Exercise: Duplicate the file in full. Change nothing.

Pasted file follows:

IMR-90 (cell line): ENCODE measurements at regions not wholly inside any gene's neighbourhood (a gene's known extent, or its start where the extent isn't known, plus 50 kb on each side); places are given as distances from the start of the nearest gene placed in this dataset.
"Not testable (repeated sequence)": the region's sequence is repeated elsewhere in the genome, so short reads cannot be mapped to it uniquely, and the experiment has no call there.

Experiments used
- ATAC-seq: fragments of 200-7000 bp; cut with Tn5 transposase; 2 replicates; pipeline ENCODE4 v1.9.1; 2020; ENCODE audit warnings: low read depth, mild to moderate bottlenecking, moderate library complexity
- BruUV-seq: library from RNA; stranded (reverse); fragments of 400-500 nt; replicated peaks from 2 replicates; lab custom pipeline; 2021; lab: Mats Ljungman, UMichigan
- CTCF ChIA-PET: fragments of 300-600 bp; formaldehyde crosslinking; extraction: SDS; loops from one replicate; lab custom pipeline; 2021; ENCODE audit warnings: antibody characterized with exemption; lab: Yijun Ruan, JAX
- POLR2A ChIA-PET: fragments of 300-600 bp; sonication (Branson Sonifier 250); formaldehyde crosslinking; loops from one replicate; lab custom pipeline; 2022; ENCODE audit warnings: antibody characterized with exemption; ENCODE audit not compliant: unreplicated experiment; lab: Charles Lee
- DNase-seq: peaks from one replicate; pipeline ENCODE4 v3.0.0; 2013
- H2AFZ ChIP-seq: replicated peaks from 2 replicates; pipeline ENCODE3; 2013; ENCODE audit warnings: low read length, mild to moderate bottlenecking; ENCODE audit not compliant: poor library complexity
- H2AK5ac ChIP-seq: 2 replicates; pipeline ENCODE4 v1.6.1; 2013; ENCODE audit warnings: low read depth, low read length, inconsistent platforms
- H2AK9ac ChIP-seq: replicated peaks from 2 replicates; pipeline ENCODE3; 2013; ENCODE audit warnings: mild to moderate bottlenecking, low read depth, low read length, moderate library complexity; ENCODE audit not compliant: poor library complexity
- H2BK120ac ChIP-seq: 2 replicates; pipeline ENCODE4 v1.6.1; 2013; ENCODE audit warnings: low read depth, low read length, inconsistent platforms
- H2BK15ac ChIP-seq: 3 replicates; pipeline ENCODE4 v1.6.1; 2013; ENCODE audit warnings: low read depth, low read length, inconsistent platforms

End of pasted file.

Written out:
IMR-90 (cell line): ENCODE measurements at regions not wholly inside any gene's neighbourhood (a gene's known extent, or its start where the extent isn't known, plus 50 kb on each side); places are given as distances from the start of the nearest gene placed in this dataset.
"Not testable (repeated sequence)": the region's sequence is repeated elsewhere in the genome, so short reads cannot be mapped to it uniquely, and the experiment has no call there.

Experiments used
- ATAC-seq: fragments of 200-7000 bp; cut with Tn5 transposase; 2 replicates; pipeline ENCODE4 v1.9.1; 2020; ENCODE audit warnings: low read depth, mild to moderate bottlenecking, moderate library complexity
- BruUV-seq: library from RNA; stranded (reverse); fragments of 400-500 nt; replicated peaks from 2 replicates; lab custom pipeline; 2021; lab: Mats Ljungman, UMichigan
- CTCF ChIA-PET: fragments of 300-600 bp; formaldehyde crosslinking; extraction: SDS; loops from one replicate; lab custom pipeline; 2021; ENCODE audit warnings: antibody characterized with exemption; lab: Yijun Ruan, JAX
- POLR2A ChIA-PET: fragments of 300-600 bp; sonication (Branson Sonifier 250); formaldehyde crosslinking; loops from one replicate; lab custom pipeline; 2022; ENCODE audit warnings: antibody characterized with exemption; ENCODE audit not compliant: unreplicated experiment; lab: Charles Lee
- DNase-seq: peaks from one replicate; pipeline ENCODE4 v3.0.0; 2013
- H2AFZ ChIP-seq: replicated peaks from 2 replicates; pipeline ENCODE3; 2013; ENCODE audit warnings: low read length, mild to moderate bottlenecking; ENCODE audit not compliant: poor library complexity
- H2AK5ac ChIP-seq: 2 replicates; pipeline ENCODE4 v1.6.1; 2013; ENCODE audit warnings: low read depth, low read length, inconsistent platforms
- H2AK9ac ChIP-seq: replicated peaks from 2 replicates; pipeline ENCODE3; 2013; ENCODE audit warnings: mild to moderate bottlenecking, low read depth, low read length, moderate library complexity; ENCODE audit not compliant: poor library complexity
- H2BK120ac ChIP-seq: 2 replicates; pipeline ENCODE4 v1.6.1; 2013; ENCODE audit warnings: low read depth, low read length, inconsistent platforms
- H2BK15ac ChIP-seq: 3 replicates; pipeline ENCODE4 v1.6.1; 2013; ENCODE audit warnings: low read depth, low read length, inconsistent platforms